Time: 9 - 13 hours
25g fresh yeast
250ml whole milk
500g plain flour
12g fine salt
50g sugar
275g butter, cold but not too hard
Egg Wash - 1 egg yolk mixed with 1tbs milk
Dissolve the yeast in the milk.
Put flour, salt and sugar in the bowl of an electric mixer with dough hook and mix on low. Gradually pour in the milk/yeast mixture.
Stop working the dough as soon as it comes away from the sides of the bowl. It should not become too elastic.
Cover the bowl with cling film and leave to rise in a warm place (24C, 75F) until doubled, 45 - 60 minutes.
Punch down dough by flipping it over with your hand, but do not overwork it.
Cover the bowl again and refrigerate for at least 4 hours but not more than 8.
Punch down dough by flipping again and place on lightly floured surface.
Shape the dough into a ball and cut a 3cm (1 1/4") cross in the center.
Roll out the 4 sides to make flaps.
Bash the butter with a rolling pin to make a rectangle and place in the center of the dough.
Fold the flaps over to completely enclose the butter.
First Turn: Lightly flour the work surface, roll the dough out to a 60 X 30cm (24 X 12") rectangle.
Fold in thirds, wrap in cling film and refrigerate 30 minutes.
Second Turn: Give the chilled dough a quarter turn, roll out into the rectangle, fold, wrap and refrigerate as above, 30 minutes.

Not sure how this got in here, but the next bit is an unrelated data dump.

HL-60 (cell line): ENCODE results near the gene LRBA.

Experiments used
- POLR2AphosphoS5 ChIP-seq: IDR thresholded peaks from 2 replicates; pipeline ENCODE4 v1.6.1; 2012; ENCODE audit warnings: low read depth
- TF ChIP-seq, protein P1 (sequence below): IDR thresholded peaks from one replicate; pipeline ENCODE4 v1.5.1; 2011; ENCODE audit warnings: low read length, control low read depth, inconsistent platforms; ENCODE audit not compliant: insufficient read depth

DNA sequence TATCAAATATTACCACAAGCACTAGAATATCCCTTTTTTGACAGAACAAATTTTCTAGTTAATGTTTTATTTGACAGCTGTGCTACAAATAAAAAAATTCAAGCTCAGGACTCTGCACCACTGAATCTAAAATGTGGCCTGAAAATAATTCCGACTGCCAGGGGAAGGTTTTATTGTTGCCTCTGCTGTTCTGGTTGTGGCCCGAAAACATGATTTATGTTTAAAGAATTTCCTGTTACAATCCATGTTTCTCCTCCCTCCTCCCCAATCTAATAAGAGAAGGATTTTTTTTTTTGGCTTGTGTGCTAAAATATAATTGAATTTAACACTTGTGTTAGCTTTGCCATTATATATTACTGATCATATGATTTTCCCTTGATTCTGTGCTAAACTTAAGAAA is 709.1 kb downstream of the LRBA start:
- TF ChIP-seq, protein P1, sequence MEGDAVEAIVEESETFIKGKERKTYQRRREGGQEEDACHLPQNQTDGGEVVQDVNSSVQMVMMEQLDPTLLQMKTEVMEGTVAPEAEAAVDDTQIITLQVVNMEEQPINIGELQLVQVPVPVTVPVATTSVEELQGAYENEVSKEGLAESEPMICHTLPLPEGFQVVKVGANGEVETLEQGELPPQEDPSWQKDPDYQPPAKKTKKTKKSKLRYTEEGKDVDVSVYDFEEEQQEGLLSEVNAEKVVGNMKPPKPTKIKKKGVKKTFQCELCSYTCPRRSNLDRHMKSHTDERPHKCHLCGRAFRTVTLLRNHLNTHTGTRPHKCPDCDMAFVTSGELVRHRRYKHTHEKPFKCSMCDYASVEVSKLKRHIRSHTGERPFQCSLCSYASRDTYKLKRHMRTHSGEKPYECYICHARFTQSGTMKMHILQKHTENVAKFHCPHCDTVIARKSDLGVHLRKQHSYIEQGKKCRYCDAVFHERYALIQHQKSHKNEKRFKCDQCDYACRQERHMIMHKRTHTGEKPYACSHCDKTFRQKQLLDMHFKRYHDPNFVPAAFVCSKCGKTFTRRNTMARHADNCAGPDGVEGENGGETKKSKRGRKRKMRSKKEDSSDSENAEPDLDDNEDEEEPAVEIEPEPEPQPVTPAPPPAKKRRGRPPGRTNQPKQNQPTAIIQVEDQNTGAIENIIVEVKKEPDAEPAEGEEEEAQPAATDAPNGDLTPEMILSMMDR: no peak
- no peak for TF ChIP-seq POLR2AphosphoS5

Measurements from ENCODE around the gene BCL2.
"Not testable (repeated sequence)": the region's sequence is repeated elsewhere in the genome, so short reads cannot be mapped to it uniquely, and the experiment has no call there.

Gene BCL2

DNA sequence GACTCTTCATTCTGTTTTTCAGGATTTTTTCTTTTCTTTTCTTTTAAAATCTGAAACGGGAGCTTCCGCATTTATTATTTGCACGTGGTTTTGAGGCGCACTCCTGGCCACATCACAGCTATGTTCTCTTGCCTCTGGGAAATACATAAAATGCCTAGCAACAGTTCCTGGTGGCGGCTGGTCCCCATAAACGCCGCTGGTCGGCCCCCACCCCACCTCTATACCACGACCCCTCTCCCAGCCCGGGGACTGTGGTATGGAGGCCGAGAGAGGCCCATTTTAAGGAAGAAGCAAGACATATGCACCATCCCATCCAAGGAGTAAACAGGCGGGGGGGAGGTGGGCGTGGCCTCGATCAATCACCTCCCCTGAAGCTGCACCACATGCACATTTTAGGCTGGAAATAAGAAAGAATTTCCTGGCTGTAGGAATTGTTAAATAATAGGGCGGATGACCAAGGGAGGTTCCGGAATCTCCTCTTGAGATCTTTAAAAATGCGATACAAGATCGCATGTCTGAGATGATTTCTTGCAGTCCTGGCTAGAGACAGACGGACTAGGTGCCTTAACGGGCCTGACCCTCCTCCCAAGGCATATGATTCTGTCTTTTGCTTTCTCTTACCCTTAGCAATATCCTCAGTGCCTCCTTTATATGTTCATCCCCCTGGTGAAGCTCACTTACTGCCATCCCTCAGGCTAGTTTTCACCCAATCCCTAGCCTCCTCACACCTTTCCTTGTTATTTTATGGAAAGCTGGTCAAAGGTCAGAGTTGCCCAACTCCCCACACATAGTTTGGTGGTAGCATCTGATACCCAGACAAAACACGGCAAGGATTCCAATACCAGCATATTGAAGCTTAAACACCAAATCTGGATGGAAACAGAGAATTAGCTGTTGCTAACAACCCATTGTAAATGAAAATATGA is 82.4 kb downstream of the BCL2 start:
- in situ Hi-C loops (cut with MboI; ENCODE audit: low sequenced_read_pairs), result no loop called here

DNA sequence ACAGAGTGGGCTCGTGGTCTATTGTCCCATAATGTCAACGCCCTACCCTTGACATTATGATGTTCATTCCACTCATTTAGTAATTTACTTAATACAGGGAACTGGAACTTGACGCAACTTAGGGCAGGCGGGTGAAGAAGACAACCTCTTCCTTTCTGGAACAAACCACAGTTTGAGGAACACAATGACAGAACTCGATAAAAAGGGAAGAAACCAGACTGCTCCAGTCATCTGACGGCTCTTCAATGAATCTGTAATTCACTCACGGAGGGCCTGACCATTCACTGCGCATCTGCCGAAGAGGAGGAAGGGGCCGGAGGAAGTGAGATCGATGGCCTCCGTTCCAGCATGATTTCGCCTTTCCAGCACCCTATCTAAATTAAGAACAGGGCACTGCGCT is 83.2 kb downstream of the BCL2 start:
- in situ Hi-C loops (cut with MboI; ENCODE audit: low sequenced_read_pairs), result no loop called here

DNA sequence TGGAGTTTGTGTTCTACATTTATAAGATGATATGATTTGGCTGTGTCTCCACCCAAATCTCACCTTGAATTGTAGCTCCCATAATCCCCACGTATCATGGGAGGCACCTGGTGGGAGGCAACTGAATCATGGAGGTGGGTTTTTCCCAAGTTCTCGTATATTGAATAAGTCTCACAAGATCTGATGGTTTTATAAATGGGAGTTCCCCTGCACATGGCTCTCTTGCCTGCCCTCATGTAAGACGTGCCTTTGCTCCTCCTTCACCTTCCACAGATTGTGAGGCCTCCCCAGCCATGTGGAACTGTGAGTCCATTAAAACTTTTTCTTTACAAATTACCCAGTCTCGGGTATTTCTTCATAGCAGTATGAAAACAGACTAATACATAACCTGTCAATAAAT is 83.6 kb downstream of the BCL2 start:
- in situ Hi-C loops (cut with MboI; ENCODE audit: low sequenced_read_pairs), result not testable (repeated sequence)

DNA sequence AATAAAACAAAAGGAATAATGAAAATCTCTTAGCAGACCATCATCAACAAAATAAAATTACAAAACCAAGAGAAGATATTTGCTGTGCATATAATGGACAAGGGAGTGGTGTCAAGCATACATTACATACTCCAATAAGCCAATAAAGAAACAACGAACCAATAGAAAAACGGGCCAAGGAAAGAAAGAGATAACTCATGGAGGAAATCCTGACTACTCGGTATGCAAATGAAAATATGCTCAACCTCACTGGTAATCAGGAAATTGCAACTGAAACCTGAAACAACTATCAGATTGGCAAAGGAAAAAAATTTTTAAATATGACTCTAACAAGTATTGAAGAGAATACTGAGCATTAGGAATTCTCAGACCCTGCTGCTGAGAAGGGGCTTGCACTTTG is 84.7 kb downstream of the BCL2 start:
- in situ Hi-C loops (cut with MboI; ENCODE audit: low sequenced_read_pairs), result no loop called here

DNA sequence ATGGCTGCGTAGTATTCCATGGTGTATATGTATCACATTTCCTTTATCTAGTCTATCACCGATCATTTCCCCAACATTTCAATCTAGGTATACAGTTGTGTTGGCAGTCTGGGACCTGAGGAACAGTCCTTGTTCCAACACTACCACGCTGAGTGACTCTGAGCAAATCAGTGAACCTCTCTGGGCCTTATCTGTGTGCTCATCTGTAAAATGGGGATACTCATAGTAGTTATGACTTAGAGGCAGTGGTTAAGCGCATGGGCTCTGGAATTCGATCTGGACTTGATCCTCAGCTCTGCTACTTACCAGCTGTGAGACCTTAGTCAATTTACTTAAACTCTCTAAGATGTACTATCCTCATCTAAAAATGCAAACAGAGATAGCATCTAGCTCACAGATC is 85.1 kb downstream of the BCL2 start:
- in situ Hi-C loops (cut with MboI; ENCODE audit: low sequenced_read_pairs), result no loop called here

Third Turn: Roll the dough in the opposite direction as before, into the rectangle, fold wrap and refrigerate at least 30 but no more than 60 minutes.The dough is now ready for use.
Cut a cardboard template, 9cm (3.5") base, 18cm (7") to the point.
Lightly flour work surface and roll dough out to 65 X 40cm (26 X 16") rectangle.
Lift it slightly off the surface to aerate it to keep it from shrinking.
Trim sides with a sharp knife to make straight edges, then cut in half, lengthwise. Using the template as a guide, cut into triangles.
Lay 1 triangle on the work surface.
Make a 1cm (1/3") cut in the middle of the base and pull the 2 base points slightly to separate; then pull the top point slightly.
Roll the croissant from the base to the point.
Place on a baking sheet and turn the base points to form a crescent (You could lay a piece of ham on the base before rolling for a savory croissant)
Repeat with the rest of the triangles.Lightly but thoroughly brush with egg wash.
Put the croissants, on a baking tray, in a warm, preferably slightly humid, place (24 - 30C, 75 - 86F) to rise for 2 hours, or until almost doubled.
Brush with egg wash again, and bake in a preheated oven (170C, 340F) oven for 12 - 14 minutes.
Pains au Chocolate
40 - 44 sticks of dark chocolate, 4g each
Roll dough into 52 X 46cm (21 X 18") rectangle (It will be a bit thicker than for croissants)
Trim rectangle to make straight sides then cut, lengthwise into 4 long strips, about 11cm (4 2/3") wide.
Cut across every 7cm (2 3/4") to make small rectangles.
On 1 rectangle, place 1 stick of chocolate on the short end, about 4cm (1 1/2") from the edge.
Roll the dough over the chocolate once.
Place another stick at the edge of the roll and roll the dough over again.
Roll over again.